Sadiq Khan called the election campaign to be London’s Mayor a “housing policy referendum”. Quite rightly, given the outrageous cost of housing in London, whether rented or to buy, and given that Zac Goldsmith, for the Tories, seemed only to be committed to more of the same. What housing was to be built would be unaffordable for anyone not in the wealthy bracket.
With housing in London consuming up to half of residents’ disposable income - together with a serious shortage which leads to homelessness, families staying too long in bed and breakfast, and others sent away from London to be housed - drastic action is necessary.
During the campaign, under some pressure from housing campaigners and Labour Party members, Khan at times agreed to push for rent controls in London, something practised in many other big cities around the world. However, his preferred option, and one he has promoted since his election (while dropping the rent controls policy) is of a ‘London Living Rent’, a much weaker commitment to a below-market rent that would be offered in new build properties and would be a third of average renters’ income. While this will obviously be welcomed by those moving into new properties, it does nothing to address the sky-high rents already being paid.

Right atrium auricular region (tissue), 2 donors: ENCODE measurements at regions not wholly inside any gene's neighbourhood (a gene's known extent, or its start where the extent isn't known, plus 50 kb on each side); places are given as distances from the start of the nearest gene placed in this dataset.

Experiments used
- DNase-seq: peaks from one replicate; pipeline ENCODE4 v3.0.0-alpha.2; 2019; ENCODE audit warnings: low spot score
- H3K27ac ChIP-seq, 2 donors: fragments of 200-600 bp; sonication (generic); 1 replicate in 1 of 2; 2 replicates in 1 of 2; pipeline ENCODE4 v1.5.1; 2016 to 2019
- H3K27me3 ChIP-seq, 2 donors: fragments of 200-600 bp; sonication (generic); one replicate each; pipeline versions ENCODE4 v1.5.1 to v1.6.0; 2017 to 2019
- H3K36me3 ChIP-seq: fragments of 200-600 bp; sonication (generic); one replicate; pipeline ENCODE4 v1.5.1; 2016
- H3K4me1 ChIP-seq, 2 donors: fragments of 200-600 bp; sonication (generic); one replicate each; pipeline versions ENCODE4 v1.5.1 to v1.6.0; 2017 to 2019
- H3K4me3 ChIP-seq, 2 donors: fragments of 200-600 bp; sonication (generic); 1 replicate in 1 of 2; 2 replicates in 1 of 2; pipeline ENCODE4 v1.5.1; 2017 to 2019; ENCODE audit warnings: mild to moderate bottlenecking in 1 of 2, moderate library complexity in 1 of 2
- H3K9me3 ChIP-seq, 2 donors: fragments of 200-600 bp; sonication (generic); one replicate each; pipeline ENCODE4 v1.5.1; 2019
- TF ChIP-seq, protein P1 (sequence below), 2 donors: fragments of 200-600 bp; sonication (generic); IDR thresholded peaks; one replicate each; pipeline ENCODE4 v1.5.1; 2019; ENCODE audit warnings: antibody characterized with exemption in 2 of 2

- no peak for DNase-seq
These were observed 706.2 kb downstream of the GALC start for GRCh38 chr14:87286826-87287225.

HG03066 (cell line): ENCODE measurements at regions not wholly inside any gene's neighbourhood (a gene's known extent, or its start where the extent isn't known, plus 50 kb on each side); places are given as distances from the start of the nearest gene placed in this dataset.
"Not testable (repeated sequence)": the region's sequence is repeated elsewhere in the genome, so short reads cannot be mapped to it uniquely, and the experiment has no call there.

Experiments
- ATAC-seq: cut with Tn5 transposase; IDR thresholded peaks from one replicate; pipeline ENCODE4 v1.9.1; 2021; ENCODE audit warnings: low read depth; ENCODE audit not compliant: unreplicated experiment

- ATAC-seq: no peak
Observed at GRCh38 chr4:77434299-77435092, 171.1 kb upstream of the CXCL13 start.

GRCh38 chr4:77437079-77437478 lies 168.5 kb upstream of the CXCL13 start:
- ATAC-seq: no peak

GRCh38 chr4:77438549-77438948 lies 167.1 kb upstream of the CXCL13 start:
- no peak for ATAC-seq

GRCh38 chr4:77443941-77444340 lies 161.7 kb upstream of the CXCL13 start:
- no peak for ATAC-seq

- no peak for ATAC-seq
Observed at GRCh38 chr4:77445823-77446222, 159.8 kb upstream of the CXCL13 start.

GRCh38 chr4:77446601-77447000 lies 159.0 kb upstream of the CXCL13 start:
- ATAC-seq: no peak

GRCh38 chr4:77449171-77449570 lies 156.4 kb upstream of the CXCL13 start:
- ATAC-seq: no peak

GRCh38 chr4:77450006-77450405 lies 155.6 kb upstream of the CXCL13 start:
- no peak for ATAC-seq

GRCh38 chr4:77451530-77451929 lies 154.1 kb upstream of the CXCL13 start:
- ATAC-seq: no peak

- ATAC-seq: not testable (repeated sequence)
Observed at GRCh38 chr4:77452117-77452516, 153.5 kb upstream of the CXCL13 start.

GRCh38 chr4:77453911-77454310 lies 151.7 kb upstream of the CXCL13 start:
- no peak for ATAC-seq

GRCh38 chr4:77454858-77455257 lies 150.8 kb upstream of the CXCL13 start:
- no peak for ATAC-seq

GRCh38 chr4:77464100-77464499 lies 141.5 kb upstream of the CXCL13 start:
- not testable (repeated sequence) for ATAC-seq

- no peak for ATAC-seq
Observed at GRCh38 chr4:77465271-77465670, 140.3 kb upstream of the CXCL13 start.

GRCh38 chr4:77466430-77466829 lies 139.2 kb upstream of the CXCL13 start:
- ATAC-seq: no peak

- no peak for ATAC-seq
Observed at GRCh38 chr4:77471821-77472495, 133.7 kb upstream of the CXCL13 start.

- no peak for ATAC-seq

Khan has also backtracked on other promises. He pledged that new housing schemes should contain 50% “genuinely affordable” properties. Leaving aside the looseness of that definition, Khan in his role as planning supremo for London has since allowed schemes to proceed where only 35% is “genuinely affordable”.
On regeneration schemes, a highly contentious issue in London, often used to drive the less well-off out of an area and replace council estates by luxury flats, Khan initially committed to allowing existing residents a vote on whether such schemes should proceed. That policy has now been dropped, giving councils and developers the green light to proceed as before.
As ever, the resistance of property developers (and big-business housing associations) is being cited as the reason for dropping these crucial policies. But their attitude was well known in advance. What is needed is a willingness to face them down and enforce a housing policy which really is in the interests of the working class of London.
CWU and Hampstead & Kilburn CLP